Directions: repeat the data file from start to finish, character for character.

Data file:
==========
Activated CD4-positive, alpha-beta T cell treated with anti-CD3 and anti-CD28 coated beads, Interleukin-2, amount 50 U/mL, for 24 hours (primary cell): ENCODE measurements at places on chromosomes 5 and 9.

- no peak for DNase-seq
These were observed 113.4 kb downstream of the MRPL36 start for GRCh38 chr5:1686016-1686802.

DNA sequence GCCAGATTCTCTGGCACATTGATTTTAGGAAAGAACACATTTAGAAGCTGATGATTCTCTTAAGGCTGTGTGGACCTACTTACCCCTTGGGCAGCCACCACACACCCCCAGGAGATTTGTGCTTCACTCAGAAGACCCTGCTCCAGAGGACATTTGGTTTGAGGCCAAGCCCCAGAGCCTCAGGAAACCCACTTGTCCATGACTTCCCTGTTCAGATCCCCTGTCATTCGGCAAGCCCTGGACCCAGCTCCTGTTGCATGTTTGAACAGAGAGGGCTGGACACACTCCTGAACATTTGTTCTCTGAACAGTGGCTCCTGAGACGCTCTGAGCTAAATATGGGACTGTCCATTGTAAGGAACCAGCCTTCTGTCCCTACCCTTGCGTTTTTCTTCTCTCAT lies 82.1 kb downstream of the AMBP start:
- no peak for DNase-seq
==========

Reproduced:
Activated CD4-positive, alpha-beta T cell treated with anti-CD3 and anti-CD28 coated beads, Interleukin-2, amount 50 U/mL, for 24 hours (primary cell): ENCODE measurements at places on chromosomes 5 and 9.

- no peak for DNase-seq
These were observed 113.4 kb downstream of the MRPL36 start for GRCh38 chr5:1686016-1686802.

DNA sequence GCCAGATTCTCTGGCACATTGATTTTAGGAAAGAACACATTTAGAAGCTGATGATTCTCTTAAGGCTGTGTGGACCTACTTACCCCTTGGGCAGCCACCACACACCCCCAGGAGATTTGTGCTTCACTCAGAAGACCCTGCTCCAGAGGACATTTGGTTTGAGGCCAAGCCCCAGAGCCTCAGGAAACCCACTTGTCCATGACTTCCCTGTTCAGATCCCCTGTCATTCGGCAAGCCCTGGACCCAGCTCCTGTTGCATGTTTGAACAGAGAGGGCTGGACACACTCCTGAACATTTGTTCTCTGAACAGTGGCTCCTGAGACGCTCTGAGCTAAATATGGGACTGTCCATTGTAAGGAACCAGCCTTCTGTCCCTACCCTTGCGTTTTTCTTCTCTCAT lies 82.1 kb downstream of the AMBP start:
- no peak for DNase-seq